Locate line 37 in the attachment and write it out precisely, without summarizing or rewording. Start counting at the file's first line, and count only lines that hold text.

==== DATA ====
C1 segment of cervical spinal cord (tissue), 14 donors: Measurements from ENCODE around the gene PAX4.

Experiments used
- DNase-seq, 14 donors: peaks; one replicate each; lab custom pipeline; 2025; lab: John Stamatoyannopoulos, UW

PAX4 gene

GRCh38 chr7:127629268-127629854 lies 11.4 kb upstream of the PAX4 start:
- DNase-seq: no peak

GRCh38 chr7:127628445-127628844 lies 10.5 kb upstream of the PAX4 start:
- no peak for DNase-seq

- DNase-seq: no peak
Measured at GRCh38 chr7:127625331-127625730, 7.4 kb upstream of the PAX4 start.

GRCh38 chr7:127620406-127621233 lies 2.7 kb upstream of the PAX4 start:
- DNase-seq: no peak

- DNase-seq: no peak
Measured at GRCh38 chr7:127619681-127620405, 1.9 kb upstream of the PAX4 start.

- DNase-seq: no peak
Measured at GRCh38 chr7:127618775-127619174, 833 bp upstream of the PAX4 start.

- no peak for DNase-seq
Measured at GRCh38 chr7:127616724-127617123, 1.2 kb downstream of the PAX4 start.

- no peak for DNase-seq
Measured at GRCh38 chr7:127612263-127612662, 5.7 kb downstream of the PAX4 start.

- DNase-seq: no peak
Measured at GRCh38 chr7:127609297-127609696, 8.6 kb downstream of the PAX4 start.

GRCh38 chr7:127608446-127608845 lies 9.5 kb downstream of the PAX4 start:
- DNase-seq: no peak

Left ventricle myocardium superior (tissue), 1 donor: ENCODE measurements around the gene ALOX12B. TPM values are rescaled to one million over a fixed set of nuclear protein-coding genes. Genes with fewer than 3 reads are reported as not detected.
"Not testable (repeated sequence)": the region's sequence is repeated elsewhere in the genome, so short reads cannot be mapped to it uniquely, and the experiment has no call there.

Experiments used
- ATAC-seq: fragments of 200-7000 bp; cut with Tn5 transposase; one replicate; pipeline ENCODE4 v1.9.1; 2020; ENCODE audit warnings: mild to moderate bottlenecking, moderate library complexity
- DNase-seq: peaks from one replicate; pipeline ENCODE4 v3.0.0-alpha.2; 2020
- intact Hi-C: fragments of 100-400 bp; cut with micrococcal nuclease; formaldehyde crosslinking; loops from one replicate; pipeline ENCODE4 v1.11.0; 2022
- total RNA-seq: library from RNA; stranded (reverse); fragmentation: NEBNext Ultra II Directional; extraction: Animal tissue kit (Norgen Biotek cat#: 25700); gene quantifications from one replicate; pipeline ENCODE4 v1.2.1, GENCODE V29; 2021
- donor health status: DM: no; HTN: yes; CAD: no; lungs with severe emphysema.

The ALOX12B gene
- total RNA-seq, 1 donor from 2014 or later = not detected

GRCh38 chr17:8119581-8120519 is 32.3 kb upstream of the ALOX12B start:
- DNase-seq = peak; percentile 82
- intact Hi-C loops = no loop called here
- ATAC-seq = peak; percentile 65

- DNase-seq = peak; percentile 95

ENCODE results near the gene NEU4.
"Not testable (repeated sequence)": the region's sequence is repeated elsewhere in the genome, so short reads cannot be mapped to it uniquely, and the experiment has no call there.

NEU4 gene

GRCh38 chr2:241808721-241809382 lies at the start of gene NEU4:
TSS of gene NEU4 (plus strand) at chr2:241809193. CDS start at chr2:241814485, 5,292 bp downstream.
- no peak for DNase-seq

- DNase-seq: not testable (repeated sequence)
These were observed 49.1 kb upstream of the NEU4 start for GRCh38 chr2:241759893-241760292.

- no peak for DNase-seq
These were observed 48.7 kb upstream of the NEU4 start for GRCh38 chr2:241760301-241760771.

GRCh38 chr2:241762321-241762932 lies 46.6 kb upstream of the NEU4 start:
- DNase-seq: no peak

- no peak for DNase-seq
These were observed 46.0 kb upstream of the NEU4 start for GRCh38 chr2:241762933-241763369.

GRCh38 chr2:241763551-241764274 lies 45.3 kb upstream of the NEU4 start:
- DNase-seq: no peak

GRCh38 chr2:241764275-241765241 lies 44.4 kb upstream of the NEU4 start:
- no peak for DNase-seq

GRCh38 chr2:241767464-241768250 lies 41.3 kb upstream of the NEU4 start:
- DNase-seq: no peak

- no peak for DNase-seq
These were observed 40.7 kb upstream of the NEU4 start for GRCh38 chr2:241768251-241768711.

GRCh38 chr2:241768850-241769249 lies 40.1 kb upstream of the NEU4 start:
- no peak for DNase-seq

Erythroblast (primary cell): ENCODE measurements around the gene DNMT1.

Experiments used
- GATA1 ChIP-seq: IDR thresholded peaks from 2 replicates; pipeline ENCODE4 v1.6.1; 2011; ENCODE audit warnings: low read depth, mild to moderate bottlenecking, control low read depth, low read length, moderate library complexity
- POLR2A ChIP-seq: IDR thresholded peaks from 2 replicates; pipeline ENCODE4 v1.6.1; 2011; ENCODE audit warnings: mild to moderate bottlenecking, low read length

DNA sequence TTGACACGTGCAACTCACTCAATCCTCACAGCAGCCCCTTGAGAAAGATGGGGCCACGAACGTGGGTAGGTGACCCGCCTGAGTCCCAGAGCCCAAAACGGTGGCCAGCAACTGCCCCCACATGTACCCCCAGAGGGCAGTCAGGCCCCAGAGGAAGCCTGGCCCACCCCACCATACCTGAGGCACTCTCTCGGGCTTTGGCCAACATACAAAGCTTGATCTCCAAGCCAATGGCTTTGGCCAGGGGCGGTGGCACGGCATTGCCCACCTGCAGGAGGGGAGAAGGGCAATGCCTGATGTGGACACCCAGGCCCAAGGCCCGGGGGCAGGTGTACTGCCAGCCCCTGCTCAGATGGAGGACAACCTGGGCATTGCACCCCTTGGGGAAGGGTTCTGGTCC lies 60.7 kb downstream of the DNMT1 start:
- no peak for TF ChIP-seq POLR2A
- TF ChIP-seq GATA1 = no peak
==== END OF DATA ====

- intact Hi-C loops = no loop called here